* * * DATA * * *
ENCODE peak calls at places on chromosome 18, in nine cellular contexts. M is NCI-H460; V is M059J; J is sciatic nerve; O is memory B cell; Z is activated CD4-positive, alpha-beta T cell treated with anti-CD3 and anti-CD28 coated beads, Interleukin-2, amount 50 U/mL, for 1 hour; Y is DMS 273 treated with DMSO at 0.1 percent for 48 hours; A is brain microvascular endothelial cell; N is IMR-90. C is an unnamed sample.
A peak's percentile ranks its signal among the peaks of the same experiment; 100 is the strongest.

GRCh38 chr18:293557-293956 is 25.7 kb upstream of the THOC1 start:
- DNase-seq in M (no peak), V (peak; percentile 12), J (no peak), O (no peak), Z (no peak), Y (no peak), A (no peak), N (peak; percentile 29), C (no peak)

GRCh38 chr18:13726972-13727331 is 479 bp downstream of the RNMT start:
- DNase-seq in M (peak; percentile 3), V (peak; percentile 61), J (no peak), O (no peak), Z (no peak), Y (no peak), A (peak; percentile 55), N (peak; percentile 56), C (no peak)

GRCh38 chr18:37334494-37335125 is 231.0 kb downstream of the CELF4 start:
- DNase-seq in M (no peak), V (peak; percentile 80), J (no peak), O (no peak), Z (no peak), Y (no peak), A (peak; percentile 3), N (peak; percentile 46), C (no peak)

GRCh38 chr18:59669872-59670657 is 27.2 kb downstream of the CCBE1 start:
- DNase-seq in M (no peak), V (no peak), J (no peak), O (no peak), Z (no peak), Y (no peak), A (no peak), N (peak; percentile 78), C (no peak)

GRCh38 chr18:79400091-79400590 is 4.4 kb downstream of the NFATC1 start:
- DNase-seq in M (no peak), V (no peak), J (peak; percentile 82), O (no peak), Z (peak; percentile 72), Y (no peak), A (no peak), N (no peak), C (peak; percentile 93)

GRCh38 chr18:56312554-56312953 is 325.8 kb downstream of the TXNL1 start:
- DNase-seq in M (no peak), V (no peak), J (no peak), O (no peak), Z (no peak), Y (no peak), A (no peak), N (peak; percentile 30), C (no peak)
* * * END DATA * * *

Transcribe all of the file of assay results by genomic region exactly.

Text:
ENCODE peak calls at places on chromosome 18, in nine cellular contexts. M is NCI-H460; V is M059J; J is sciatic nerve; O is memory B cell; Z is activated CD4-positive, alpha-beta T cell treated with anti-CD3 and anti-CD28 coated beads, Interleukin-2, amount 50 U/mL, for 1 hour; Y is DMS 273 treated with DMSO at 0.1 percent for 48 hours; A is brain microvascular endothelial cell; N is IMR-90. C is an unnamed sample.
A peak's percentile ranks its signal among the peaks of the same experiment; 100 is the strongest.

GRCh38 chr18:293557-293956 is 25.7 kb upstream of the THOC1 start:
- DNase-seq in M (no peak), V (peak; percentile 12), J (no peak), O (no peak), Z (no peak), Y (no peak), A (no peak), N (peak; percentile 29), C (no peak)

GRCh38 chr18:13726972-13727331 is 479 bp downstream of the RNMT start:
- DNase-seq in M (peak; percentile 3), V (peak; percentile 61), J (no peak), O (no peak), Z (no peak), Y (no peak), A (peak; percentile 55), N (peak; percentile 56), C (no peak)

GRCh38 chr18:37334494-37335125 is 231.0 kb downstream of the CELF4 start:
- DNase-seq in M (no peak), V (peak; percentile 80), J (no peak), O (no peak), Z (no peak), Y (no peak), A (peak; percentile 3), N (peak; percentile 46), C (no peak)

GRCh38 chr18:59669872-59670657 is 27.2 kb downstream of the CCBE1 start:
- DNase-seq in M (no peak), V (no peak), J (no peak), O (no peak), Z (no peak), Y (no peak), A (no peak), N (peak; percentile 78), C (no peak)

GRCh38 chr18:79400091-79400590 is 4.4 kb downstream of the NFATC1 start:
- DNase-seq in M (no peak), V (no peak), J (peak; percentile 82), O (no peak), Z (peak; percentile 72), Y (no peak), A (no peak), N (no peak), C (peak; percentile 93)

GRCh38 chr18:56312554-56312953 is 325.8 kb downstream of the TXNL1 start:
- DNase-seq in M (no peak), V (no peak), J (no peak), O (no peak), Z (no peak), Y (no peak), A (no peak), N (peak; percentile 30), C (no peak)